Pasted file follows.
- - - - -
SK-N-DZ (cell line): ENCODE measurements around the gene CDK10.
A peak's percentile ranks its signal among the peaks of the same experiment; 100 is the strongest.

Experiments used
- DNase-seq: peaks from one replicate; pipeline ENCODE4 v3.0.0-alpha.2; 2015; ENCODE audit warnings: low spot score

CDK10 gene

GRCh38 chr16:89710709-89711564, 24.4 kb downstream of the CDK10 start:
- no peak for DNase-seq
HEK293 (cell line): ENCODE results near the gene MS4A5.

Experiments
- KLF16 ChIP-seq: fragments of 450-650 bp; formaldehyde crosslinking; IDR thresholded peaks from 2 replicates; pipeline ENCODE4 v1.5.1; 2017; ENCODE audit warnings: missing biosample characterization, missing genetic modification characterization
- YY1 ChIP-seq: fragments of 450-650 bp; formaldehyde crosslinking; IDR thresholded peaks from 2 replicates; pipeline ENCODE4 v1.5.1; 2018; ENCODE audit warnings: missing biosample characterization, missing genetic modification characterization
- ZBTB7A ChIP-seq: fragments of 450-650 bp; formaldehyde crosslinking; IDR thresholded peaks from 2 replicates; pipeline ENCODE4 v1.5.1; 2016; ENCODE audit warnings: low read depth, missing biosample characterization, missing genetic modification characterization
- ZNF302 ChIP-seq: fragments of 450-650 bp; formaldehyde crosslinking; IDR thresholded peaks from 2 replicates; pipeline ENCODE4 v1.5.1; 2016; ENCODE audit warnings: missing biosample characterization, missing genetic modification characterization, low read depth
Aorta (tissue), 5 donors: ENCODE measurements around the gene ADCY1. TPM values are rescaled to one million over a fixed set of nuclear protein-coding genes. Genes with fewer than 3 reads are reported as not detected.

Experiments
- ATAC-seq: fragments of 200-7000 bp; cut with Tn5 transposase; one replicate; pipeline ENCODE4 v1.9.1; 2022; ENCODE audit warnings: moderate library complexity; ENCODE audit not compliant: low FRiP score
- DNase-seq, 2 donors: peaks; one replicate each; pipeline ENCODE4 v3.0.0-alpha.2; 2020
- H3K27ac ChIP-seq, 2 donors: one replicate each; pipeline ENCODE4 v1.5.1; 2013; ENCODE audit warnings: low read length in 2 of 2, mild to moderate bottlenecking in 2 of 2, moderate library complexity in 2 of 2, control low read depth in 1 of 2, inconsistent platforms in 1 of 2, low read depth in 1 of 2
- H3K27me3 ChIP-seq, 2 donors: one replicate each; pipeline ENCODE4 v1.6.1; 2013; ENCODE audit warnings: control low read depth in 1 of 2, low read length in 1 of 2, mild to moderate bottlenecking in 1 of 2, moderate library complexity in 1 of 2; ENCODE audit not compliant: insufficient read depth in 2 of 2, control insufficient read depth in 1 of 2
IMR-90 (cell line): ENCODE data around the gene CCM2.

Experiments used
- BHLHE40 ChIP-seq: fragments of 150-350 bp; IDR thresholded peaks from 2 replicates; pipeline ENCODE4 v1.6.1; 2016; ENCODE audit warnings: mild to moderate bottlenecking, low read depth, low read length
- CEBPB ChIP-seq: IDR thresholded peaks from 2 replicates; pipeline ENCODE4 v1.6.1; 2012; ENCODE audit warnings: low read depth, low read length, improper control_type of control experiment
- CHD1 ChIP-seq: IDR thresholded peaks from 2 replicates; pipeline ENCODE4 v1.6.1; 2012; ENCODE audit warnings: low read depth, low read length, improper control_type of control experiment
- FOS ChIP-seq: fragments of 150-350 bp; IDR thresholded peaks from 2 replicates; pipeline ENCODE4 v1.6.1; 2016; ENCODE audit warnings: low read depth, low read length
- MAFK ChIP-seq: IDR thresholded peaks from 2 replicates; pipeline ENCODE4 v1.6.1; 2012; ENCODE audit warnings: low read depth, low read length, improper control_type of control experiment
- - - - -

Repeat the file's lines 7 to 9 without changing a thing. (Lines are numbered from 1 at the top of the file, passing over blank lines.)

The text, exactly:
- no peak for DNase-seq
HEK293 (cell line): ENCODE results near the gene MS4A5.

Experiments